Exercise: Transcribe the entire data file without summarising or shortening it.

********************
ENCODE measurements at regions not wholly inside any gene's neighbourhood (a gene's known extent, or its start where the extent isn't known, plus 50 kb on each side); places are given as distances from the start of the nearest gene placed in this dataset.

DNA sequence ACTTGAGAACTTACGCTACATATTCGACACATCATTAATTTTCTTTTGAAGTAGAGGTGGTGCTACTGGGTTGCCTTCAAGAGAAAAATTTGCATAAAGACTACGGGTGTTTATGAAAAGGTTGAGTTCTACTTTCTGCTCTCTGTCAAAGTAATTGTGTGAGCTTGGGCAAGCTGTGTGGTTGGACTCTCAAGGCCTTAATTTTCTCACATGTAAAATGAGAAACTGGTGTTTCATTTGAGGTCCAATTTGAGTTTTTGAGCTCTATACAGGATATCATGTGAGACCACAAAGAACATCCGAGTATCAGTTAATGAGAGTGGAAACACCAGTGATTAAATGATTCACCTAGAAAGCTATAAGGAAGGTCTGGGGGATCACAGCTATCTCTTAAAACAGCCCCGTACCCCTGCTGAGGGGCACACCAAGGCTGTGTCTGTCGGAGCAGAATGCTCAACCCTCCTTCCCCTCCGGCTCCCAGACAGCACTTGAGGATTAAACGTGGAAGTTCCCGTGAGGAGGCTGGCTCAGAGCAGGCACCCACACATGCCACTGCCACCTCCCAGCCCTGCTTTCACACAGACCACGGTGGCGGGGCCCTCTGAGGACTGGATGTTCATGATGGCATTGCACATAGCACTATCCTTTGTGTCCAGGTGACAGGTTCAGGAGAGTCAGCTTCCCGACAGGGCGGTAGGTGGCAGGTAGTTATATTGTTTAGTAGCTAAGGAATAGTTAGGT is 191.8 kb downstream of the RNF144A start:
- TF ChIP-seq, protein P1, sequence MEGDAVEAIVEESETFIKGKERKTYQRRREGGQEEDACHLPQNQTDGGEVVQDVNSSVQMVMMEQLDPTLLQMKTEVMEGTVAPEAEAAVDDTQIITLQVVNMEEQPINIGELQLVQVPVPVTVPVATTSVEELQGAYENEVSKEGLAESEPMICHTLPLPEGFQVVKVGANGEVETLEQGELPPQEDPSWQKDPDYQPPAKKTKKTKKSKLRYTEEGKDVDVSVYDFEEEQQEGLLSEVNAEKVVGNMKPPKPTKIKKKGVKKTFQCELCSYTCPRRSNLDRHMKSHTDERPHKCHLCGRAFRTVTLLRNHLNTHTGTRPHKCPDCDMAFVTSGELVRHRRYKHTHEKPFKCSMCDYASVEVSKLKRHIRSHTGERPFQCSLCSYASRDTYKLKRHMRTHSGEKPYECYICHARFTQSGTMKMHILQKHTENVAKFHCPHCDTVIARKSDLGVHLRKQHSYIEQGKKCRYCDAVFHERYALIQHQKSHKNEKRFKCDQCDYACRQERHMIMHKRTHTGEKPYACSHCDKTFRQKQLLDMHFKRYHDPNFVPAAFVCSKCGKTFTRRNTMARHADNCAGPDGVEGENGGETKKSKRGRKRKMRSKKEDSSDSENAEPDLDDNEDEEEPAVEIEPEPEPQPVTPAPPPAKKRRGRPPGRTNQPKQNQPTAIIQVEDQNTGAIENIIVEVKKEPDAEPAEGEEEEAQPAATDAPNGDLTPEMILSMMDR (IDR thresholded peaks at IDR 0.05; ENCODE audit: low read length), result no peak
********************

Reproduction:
ENCODE measurements at regions not wholly inside any gene's neighbourhood (a gene's known extent, or its start where the extent isn't known, plus 50 kb on each side); places are given as distances from the start of the nearest gene placed in this dataset.

DNA sequence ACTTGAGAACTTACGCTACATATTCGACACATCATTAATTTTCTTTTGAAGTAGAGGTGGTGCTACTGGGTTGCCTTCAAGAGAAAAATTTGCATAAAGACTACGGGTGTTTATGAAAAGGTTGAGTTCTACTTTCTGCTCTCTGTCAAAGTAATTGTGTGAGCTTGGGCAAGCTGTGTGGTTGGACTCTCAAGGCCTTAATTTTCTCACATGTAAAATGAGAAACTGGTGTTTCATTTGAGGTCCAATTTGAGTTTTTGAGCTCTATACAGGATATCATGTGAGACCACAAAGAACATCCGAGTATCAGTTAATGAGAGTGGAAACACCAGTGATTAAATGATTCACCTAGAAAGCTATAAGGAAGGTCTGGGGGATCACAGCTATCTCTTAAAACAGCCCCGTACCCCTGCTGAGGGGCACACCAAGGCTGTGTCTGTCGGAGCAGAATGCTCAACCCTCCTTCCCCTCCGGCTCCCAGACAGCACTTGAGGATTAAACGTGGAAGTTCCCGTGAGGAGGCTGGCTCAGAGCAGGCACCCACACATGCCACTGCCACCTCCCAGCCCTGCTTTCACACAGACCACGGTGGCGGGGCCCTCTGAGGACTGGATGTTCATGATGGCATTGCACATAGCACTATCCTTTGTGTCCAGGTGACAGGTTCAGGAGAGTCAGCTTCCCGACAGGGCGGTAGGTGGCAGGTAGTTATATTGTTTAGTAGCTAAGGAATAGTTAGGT is 191.8 kb downstream of the RNF144A start:
- TF ChIP-seq, protein P1, sequence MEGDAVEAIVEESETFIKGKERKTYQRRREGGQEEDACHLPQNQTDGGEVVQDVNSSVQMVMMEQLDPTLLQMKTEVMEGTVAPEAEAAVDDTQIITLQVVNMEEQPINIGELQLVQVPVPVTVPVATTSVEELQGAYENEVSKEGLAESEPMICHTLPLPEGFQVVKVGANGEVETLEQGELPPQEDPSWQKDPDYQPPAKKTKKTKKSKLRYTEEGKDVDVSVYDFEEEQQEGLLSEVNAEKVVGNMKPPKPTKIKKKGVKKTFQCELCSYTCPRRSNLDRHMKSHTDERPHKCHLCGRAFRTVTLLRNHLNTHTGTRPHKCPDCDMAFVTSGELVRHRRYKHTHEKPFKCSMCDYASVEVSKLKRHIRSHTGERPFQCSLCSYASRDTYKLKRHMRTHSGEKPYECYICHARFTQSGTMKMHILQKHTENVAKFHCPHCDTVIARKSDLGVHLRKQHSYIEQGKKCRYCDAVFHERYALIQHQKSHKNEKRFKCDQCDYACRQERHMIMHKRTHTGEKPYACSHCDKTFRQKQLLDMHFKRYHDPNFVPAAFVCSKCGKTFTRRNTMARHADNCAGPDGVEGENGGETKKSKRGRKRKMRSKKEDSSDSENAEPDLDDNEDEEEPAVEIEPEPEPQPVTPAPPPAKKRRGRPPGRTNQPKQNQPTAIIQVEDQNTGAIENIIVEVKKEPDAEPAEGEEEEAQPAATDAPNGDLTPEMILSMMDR (IDR thresholded peaks at IDR 0.05; ENCODE audit: low read length), result no peak